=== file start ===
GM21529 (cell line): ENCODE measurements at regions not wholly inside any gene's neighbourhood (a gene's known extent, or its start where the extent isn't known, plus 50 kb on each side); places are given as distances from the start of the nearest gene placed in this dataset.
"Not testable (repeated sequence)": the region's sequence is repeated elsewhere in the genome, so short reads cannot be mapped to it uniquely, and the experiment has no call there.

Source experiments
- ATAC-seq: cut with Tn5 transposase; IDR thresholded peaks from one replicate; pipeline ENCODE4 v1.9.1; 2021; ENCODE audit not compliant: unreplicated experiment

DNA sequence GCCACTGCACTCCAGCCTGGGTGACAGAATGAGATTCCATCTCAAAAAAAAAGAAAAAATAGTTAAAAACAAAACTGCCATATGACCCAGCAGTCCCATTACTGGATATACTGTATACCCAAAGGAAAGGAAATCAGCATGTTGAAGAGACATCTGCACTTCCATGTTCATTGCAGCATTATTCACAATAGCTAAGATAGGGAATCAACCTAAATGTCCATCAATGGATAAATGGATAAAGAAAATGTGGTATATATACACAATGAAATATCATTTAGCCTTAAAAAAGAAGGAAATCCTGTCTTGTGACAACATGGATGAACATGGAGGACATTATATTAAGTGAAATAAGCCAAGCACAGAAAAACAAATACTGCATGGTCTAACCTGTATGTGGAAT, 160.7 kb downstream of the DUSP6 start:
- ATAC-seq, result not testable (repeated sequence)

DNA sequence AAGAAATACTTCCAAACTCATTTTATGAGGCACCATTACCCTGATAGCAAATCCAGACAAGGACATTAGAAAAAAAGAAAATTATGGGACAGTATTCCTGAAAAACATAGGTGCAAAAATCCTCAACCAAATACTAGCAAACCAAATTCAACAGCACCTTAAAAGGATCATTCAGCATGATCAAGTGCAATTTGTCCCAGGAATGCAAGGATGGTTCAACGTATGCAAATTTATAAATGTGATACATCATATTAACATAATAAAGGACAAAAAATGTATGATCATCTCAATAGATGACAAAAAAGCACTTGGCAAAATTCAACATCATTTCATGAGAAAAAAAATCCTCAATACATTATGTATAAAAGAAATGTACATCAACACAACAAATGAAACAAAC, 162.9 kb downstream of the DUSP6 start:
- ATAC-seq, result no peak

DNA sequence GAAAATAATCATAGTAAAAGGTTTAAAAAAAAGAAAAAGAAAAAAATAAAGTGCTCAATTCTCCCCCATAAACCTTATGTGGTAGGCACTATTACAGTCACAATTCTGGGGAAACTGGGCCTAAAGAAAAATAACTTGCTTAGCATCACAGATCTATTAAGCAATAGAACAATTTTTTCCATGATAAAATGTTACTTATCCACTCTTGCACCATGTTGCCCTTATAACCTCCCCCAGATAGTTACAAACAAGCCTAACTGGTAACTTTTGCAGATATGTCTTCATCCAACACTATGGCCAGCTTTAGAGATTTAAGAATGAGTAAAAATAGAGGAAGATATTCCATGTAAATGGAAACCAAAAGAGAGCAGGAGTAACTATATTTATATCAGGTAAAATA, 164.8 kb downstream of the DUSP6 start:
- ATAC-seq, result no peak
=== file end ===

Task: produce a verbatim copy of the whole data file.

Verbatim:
GM21529 (cell line): ENCODE measurements at regions not wholly inside any gene's neighbourhood (a gene's known extent, or its start where the extent isn't known, plus 50 kb on each side); places are given as distances from the start of the nearest gene placed in this dataset.
"Not testable (repeated sequence)": the region's sequence is repeated elsewhere in the genome, so short reads cannot be mapped to it uniquely, and the experiment has no call there.

Source experiments
- ATAC-seq: cut with Tn5 transposase; IDR thresholded peaks from one replicate; pipeline ENCODE4 v1.9.1; 2021; ENCODE audit not compliant: unreplicated experiment

DNA sequence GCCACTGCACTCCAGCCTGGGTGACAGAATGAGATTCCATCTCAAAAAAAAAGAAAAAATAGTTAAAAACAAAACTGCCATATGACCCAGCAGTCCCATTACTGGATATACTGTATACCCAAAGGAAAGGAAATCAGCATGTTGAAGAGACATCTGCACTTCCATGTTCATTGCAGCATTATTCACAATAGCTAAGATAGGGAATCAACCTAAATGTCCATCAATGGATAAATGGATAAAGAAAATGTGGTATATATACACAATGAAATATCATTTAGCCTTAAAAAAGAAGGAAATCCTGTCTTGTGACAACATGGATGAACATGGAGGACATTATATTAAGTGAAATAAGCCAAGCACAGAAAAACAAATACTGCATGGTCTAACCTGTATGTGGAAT, 160.7 kb downstream of the DUSP6 start:
- ATAC-seq, result not testable (repeated sequence)

DNA sequence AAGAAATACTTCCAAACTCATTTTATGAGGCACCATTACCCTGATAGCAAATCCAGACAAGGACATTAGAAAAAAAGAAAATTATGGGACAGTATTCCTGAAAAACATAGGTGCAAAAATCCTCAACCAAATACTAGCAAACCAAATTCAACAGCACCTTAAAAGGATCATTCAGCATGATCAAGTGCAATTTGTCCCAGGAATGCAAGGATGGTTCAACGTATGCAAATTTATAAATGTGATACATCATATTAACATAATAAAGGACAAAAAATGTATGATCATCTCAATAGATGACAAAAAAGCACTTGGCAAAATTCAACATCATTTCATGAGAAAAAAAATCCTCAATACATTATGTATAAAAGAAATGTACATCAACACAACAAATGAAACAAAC, 162.9 kb downstream of the DUSP6 start:
- ATAC-seq, result no peak

DNA sequence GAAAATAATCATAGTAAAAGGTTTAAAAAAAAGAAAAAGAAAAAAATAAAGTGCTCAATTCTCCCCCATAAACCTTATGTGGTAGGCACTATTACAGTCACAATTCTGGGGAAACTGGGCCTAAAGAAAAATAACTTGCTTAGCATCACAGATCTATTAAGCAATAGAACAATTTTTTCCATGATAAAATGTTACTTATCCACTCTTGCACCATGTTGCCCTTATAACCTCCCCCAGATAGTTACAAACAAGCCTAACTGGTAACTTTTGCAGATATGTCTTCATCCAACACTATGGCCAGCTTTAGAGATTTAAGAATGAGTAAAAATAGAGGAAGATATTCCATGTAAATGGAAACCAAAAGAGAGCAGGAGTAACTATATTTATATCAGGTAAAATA, 164.8 kb downstream of the DUSP6 start:
- ATAC-seq, result no peak